With week one under our belts, I know I speak for the whole team when I say we are as excited as ever for the season. With the exception of one foggy day, we have been fortunate to have favorable weather conditions that I hope will continue. Collaborators in Port Orford and I have noticed there have been new kelp patches in Mill Rocks where we spotted our first whale of the season, which makes us hopeful there will be some quality zooplankton prey in the area for our PCFG whales. This week, the team will tackle Basic Life Safety Training (BLS) and complete several more cliff/kayak practice days to prepare us for the first week of August where we will officially begin data collection. Stay tuned for more exciting updates from the Port Orford team! 

Did you enjoy this blog? Want to learn more about marine life, research and conservation? Subscribe to our blog and get weekly updates and more! Just add your name into the subscribe box below!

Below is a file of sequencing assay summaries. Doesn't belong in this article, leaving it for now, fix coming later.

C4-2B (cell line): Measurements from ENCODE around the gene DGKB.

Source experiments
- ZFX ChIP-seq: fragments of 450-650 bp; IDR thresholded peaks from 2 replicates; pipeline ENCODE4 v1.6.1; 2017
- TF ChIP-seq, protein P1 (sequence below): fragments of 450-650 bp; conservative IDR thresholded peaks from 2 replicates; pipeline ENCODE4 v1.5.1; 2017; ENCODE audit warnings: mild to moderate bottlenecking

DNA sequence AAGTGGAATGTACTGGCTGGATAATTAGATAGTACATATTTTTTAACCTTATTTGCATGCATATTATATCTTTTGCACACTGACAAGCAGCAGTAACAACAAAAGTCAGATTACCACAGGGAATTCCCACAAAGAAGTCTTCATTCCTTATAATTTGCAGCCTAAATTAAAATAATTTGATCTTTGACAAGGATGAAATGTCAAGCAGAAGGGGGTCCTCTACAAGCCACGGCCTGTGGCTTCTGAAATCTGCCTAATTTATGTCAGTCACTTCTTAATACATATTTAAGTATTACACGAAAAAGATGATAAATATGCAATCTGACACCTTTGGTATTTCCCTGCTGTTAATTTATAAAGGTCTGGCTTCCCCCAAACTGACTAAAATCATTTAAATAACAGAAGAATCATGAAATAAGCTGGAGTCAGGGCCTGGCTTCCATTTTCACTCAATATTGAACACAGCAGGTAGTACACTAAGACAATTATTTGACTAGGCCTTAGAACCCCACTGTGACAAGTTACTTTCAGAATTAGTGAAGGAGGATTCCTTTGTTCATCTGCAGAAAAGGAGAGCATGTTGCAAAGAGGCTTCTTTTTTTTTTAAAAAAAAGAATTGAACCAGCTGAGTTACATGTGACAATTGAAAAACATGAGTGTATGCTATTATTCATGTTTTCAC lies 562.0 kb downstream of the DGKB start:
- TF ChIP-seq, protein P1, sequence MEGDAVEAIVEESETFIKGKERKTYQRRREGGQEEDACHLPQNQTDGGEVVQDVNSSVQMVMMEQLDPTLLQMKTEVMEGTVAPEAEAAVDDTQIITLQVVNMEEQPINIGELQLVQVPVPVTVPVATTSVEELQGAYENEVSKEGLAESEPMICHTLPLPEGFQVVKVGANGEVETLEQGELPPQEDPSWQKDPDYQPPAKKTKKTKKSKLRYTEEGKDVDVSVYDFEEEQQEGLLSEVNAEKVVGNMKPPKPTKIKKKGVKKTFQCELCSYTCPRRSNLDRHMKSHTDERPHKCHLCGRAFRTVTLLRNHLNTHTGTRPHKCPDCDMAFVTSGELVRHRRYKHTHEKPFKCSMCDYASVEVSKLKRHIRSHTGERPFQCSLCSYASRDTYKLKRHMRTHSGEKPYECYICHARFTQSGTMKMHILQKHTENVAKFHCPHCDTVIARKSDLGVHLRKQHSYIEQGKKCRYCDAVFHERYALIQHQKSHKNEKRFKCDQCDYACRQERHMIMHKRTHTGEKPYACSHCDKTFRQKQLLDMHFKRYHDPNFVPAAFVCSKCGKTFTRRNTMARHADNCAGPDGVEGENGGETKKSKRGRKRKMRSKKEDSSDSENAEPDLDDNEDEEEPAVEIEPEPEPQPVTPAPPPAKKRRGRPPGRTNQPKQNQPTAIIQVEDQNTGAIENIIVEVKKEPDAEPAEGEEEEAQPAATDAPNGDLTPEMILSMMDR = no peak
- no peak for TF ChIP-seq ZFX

Loading

A Hundred and One Data Visualizations: What We Can Infer about Gray Whale Health Using Public Data

By Braden Adam Vigil, Oregon State University Undergraduate, GEMM Lab NSF REU Intern

Introduction

My name is Braden Vigil, and I am enjoying this summer with the company of Lisa Hildebrand and Dr. Leigh Torres as a National Science Foundation (NSF) Research Experience for Undergraduates (REU) intern. By slicing off a manageable chunk of the GRANITE project to focus on, I’ve had the chance to explore my passion for data visualization. My excitement for biological research was instilled in me by an impactful high school biology teacher (thank you Mr. Villalobos!) and was narrowed to marine biology research after a chance visit to Oregon State University’s Hatfield Marine Science Center. I’ve come all the way from Southern New Mexico to explore this passion of mine, and the REU program has been one of my first chances to get my feet wet. My advice for any students debating taking big leaps for the sake of passion is to do it – it’s scary, but I’d say there’s nothing better than living out what you want to do (and hopefully getting paid for it!). For this project, the GEMM Lab has saved me the trouble of collecting data – this summer, I’m all action.